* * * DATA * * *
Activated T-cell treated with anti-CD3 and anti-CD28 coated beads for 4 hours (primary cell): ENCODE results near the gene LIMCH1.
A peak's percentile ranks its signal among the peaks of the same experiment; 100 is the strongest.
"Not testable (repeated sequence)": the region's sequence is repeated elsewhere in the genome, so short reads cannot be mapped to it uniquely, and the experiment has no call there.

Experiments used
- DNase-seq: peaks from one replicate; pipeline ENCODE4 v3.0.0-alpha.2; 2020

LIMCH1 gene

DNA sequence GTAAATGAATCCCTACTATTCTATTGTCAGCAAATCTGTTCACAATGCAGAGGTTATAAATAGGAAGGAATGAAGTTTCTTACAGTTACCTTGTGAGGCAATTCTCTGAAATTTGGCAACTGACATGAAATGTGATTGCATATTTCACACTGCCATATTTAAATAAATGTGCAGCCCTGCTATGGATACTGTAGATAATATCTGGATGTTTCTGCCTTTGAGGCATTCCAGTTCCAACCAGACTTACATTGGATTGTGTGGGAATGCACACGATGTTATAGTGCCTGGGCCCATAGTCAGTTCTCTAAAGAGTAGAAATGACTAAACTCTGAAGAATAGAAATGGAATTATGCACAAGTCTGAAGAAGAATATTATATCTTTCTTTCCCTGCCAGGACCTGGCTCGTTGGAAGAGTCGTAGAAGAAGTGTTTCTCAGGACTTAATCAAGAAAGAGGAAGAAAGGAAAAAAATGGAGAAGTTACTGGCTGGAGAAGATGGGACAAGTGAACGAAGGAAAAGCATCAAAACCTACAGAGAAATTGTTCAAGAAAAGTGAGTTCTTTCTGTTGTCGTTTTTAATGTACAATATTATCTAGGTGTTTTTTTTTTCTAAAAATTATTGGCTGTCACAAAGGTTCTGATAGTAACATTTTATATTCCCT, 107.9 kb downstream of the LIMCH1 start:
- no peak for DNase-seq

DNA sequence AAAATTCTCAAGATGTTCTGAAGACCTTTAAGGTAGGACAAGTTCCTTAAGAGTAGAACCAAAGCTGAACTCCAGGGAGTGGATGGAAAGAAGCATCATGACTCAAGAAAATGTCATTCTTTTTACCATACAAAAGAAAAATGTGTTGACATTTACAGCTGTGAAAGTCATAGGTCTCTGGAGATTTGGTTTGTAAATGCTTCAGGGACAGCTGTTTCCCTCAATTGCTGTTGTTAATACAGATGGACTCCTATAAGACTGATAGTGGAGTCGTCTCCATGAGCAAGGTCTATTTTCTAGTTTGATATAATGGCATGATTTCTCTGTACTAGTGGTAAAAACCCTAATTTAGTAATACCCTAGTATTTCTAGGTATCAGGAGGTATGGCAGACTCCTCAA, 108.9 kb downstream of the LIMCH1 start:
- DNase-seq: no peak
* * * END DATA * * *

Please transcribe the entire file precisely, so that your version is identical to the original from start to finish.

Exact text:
Activated T-cell treated with anti-CD3 and anti-CD28 coated beads for 4 hours (primary cell): ENCODE results near the gene LIMCH1.
A peak's percentile ranks its signal among the peaks of the same experiment; 100 is the strongest.
"Not testable (repeated sequence)": the region's sequence is repeated elsewhere in the genome, so short reads cannot be mapped to it uniquely, and the experiment has no call there.

Experiments used
- DNase-seq: peaks from one replicate; pipeline ENCODE4 v3.0.0-alpha.2; 2020

LIMCH1 gene

DNA sequence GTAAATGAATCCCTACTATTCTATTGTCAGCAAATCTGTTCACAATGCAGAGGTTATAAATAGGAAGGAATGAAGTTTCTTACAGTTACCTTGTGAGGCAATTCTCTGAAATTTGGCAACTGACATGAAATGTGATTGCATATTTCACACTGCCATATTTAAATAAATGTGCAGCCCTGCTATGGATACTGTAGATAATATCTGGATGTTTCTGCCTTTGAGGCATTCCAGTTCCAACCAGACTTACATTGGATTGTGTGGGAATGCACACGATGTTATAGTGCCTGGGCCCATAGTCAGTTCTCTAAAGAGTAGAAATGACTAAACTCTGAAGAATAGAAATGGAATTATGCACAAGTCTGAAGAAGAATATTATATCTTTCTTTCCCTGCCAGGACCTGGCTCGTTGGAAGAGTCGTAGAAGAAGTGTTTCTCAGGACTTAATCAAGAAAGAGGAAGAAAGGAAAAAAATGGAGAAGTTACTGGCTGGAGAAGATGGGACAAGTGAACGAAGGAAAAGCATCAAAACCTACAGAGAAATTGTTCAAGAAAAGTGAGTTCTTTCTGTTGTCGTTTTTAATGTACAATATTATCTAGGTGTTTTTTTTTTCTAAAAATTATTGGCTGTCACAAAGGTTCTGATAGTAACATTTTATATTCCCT, 107.9 kb downstream of the LIMCH1 start:
- no peak for DNase-seq

DNA sequence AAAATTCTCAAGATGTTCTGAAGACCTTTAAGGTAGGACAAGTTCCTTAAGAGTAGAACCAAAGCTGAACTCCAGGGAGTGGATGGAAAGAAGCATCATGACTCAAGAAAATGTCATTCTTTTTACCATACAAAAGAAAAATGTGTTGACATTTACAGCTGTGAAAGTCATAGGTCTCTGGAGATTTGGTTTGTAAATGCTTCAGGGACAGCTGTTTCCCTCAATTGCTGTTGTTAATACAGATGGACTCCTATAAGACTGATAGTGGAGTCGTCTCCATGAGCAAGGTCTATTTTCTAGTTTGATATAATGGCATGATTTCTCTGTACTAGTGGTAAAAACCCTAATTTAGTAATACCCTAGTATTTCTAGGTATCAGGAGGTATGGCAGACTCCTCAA, 108.9 kb downstream of the LIMCH1 start:
- DNase-seq: no peak